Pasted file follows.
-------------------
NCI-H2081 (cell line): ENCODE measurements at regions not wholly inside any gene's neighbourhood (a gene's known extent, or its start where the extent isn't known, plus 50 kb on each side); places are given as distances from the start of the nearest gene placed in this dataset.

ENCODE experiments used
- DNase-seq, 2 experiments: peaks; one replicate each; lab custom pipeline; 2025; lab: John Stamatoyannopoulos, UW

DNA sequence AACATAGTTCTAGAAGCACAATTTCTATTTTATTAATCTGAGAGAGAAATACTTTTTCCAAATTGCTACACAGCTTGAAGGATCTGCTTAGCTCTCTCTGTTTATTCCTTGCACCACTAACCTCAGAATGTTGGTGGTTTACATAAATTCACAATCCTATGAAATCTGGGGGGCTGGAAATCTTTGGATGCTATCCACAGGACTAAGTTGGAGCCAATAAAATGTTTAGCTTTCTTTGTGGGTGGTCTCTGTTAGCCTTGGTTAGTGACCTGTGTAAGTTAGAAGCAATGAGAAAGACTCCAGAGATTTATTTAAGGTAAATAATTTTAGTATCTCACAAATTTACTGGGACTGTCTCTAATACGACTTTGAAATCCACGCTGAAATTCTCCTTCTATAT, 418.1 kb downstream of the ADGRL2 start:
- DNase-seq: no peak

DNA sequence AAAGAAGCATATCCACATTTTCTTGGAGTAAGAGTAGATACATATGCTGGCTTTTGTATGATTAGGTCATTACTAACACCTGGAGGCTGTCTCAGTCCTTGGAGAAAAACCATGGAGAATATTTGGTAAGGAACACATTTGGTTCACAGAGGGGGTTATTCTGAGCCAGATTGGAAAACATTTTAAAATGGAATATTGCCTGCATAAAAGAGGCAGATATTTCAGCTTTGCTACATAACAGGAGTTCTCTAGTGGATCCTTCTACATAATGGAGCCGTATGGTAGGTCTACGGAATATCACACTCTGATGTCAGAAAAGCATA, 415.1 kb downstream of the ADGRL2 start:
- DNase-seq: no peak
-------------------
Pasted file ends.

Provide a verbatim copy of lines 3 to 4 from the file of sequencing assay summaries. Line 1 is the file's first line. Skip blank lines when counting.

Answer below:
- DNase-seq, 2 experiments: peaks; one replicate each; lab custom pipeline; 2025; lab: John Stamatoyannopoulos, UW

DNA sequence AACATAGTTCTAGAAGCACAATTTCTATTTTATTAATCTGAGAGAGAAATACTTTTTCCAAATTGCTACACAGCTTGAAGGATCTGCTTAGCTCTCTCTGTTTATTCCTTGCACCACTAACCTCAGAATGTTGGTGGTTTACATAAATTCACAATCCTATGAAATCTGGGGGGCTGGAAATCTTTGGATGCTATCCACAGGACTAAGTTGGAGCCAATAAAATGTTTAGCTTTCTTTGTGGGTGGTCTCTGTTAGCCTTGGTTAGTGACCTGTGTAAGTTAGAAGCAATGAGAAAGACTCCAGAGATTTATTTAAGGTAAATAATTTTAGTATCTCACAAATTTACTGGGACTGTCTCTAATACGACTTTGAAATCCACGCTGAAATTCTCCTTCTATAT, 418.1 kb downstream of the ADGRL2 start: